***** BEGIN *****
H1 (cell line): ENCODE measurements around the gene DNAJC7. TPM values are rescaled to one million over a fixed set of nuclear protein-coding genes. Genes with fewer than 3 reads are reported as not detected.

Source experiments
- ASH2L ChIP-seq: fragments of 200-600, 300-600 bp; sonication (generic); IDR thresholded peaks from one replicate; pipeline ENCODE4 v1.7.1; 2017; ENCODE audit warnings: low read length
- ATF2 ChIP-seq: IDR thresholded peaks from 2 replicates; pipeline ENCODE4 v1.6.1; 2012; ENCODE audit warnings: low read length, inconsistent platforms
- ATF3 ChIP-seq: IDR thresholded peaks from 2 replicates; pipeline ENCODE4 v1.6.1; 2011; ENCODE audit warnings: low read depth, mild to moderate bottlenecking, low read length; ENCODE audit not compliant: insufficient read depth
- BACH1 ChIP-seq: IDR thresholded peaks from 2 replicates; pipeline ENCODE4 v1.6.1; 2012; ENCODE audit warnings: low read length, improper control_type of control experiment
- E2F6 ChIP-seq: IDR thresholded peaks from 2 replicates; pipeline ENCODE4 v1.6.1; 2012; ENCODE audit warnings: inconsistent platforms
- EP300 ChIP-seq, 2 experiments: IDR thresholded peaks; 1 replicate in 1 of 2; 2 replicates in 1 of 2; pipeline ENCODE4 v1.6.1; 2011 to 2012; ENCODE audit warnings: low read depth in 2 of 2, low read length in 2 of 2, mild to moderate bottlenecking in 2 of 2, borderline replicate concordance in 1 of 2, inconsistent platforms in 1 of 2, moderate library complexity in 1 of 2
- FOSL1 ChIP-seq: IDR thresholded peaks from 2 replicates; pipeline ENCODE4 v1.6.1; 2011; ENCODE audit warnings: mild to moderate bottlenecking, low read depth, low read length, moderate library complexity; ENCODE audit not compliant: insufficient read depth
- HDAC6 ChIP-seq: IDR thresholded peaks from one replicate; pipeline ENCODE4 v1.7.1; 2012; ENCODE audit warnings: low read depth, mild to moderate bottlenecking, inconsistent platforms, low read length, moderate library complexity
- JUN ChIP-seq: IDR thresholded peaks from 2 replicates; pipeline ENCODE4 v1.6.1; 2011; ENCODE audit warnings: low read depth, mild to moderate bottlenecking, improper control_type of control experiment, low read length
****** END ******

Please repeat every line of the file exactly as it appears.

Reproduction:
H1 (cell line): ENCODE measurements around the gene DNAJC7. TPM values are rescaled to one million over a fixed set of nuclear protein-coding genes. Genes with fewer than 3 reads are reported as not detected.

Source experiments
- ASH2L ChIP-seq: fragments of 200-600, 300-600 bp; sonication (generic); IDR thresholded peaks from one replicate; pipeline ENCODE4 v1.7.1; 2017; ENCODE audit warnings: low read length
- ATF2 ChIP-seq: IDR thresholded peaks from 2 replicates; pipeline ENCODE4 v1.6.1; 2012; ENCODE audit warnings: low read length, inconsistent platforms
- ATF3 ChIP-seq: IDR thresholded peaks from 2 replicates; pipeline ENCODE4 v1.6.1; 2011; ENCODE audit warnings: low read depth, mild to moderate bottlenecking, low read length; ENCODE audit not compliant: insufficient read depth
- BACH1 ChIP-seq: IDR thresholded peaks from 2 replicates; pipeline ENCODE4 v1.6.1; 2012; ENCODE audit warnings: low read length, improper control_type of control experiment
- E2F6 ChIP-seq: IDR thresholded peaks from 2 replicates; pipeline ENCODE4 v1.6.1; 2012; ENCODE audit warnings: inconsistent platforms
- EP300 ChIP-seq, 2 experiments: IDR thresholded peaks; 1 replicate in 1 of 2; 2 replicates in 1 of 2; pipeline ENCODE4 v1.6.1; 2011 to 2012; ENCODE audit warnings: low read depth in 2 of 2, low read length in 2 of 2, mild to moderate bottlenecking in 2 of 2, borderline replicate concordance in 1 of 2, inconsistent platforms in 1 of 2, moderate library complexity in 1 of 2
- FOSL1 ChIP-seq: IDR thresholded peaks from 2 replicates; pipeline ENCODE4 v1.6.1; 2011; ENCODE audit warnings: mild to moderate bottlenecking, low read depth, low read length, moderate library complexity; ENCODE audit not compliant: insufficient read depth
- HDAC6 ChIP-seq: IDR thresholded peaks from one replicate; pipeline ENCODE4 v1.7.1; 2012; ENCODE audit warnings: low read depth, mild to moderate bottlenecking, inconsistent platforms, low read length, moderate library complexity
- JUN ChIP-seq: IDR thresholded peaks from 2 replicates; pipeline ENCODE4 v1.6.1; 2011; ENCODE audit warnings: low read depth, mild to moderate bottlenecking, improper control_type of control experiment, low read length